Bright colors, glorious headpieces, glitter. Steel drums and xylophones. As people with Caribbean roots, we feel our chests swell with pride and our hips begin to sway immediately when we think of Carnival (which ended yesterday) and the ancestral rhythms of island cultures from Trinidad to Jamaica.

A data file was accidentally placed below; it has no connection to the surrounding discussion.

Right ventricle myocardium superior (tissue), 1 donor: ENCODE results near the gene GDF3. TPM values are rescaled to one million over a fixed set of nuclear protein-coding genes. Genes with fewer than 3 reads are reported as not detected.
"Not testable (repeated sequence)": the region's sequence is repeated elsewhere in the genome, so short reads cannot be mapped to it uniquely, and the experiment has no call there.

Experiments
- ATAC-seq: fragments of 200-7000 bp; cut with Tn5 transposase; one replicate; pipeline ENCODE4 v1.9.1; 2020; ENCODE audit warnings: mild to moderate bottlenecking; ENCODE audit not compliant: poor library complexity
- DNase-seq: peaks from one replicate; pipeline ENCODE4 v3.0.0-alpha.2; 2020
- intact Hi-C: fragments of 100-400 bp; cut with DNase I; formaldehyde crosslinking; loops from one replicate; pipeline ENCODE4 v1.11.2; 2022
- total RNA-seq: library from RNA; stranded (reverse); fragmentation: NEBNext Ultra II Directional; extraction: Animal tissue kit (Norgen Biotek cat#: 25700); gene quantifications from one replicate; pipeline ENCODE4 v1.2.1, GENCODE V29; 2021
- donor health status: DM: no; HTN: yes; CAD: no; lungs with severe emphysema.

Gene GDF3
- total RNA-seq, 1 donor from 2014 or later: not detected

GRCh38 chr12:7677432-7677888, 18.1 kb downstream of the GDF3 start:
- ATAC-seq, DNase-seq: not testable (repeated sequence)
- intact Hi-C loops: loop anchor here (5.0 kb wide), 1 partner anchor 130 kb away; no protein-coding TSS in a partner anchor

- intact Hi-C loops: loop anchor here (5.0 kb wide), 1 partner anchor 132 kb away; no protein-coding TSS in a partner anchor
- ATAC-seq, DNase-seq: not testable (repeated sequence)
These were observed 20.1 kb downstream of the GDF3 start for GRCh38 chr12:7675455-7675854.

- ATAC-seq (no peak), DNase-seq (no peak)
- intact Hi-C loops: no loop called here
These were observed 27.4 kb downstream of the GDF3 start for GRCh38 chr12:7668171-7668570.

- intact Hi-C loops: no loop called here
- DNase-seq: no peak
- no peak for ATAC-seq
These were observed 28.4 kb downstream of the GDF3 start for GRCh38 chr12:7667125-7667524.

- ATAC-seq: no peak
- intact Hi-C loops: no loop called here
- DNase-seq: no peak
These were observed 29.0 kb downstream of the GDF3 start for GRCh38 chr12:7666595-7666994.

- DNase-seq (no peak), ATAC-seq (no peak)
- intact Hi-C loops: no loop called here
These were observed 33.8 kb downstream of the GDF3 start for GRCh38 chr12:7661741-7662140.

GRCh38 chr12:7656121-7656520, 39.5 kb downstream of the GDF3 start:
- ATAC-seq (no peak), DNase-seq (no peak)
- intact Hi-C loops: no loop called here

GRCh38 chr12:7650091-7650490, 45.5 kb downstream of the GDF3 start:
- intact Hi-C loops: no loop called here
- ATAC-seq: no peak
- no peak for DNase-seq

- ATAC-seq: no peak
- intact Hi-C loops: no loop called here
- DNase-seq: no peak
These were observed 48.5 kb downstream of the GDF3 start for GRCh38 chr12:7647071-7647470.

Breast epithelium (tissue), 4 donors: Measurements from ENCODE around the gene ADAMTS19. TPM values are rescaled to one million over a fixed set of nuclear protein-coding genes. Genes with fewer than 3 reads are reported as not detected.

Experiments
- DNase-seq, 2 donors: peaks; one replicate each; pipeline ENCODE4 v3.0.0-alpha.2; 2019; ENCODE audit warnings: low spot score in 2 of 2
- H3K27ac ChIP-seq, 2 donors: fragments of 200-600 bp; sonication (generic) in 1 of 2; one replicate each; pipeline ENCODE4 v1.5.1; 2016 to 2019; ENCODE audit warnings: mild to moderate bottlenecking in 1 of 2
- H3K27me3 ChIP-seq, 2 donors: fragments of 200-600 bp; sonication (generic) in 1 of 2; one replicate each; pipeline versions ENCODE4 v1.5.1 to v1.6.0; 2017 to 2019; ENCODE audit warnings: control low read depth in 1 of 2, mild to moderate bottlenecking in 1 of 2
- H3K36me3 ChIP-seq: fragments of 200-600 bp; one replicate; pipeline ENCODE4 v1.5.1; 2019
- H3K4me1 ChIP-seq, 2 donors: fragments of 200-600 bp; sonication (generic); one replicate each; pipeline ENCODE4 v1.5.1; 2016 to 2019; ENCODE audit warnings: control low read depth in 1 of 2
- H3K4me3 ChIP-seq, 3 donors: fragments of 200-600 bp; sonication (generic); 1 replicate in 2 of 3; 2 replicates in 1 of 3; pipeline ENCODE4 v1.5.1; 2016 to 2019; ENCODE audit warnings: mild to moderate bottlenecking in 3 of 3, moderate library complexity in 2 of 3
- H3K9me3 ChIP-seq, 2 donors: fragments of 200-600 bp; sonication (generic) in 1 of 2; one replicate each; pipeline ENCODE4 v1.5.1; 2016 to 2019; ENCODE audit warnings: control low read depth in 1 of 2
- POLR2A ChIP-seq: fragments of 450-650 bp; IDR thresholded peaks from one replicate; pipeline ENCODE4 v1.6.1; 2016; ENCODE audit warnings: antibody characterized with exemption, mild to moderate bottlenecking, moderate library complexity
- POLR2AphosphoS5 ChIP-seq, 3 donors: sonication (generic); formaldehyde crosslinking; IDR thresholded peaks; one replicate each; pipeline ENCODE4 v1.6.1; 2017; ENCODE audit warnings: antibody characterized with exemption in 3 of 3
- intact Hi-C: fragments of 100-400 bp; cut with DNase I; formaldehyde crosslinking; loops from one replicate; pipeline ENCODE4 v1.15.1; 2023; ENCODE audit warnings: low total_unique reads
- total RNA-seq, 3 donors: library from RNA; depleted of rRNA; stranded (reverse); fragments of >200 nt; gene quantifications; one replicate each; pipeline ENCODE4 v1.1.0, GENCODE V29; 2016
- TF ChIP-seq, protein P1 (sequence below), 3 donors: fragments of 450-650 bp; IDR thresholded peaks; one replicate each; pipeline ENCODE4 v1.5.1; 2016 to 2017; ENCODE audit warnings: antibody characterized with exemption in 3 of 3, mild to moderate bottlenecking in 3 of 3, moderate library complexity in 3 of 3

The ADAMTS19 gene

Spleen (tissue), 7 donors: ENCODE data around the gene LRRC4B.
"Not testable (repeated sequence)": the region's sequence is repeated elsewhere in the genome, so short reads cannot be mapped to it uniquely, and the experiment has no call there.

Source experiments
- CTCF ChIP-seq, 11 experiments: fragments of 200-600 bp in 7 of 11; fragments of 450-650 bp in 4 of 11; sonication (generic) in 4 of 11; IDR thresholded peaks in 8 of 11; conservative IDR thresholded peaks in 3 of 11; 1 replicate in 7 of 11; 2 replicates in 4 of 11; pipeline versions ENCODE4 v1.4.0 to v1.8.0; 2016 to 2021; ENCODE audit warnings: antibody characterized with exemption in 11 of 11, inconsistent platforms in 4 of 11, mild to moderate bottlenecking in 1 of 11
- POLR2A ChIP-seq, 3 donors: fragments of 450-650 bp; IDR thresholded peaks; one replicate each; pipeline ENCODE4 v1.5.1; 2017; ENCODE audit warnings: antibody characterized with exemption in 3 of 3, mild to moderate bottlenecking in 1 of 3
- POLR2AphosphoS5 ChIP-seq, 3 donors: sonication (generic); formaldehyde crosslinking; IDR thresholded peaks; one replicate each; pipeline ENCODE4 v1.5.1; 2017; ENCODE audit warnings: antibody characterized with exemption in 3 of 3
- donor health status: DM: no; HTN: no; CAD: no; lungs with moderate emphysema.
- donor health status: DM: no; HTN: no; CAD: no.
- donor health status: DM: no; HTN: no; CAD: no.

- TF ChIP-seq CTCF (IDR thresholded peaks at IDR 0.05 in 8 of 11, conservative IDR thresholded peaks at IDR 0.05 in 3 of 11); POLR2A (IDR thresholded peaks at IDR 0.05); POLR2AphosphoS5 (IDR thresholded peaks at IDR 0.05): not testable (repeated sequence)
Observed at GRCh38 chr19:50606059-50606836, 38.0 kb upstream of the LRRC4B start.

The costumes are sexy, sassy, and everything we aspired to be as Caribbean-American preteens. We fawned over Carnival outfits like many tweens do for their future prom gowns. The feathers, the strings, and the beads became our markers of someone no longer a child, but a grown individual who could finally do grown things: show off your body, stay up late, drink, wine the night away, and of course have sex. Without a doubt, Carnival is about ownership of our bodies, about an annual recommitment to our sexuality and broader sense of liberation. Through dance, we tell and retell a true, old-timey story of freedom fighting and of pleasure for pleasure’s sake. When we rush the DJ stage to party front and center at the show, when we jump in the parade “playing mas,” we re-create together the movements of our ancestors who rushed gates, barricades, and slave owners for their freedom. It is a reminder that movement is part of movement work and part of social justice.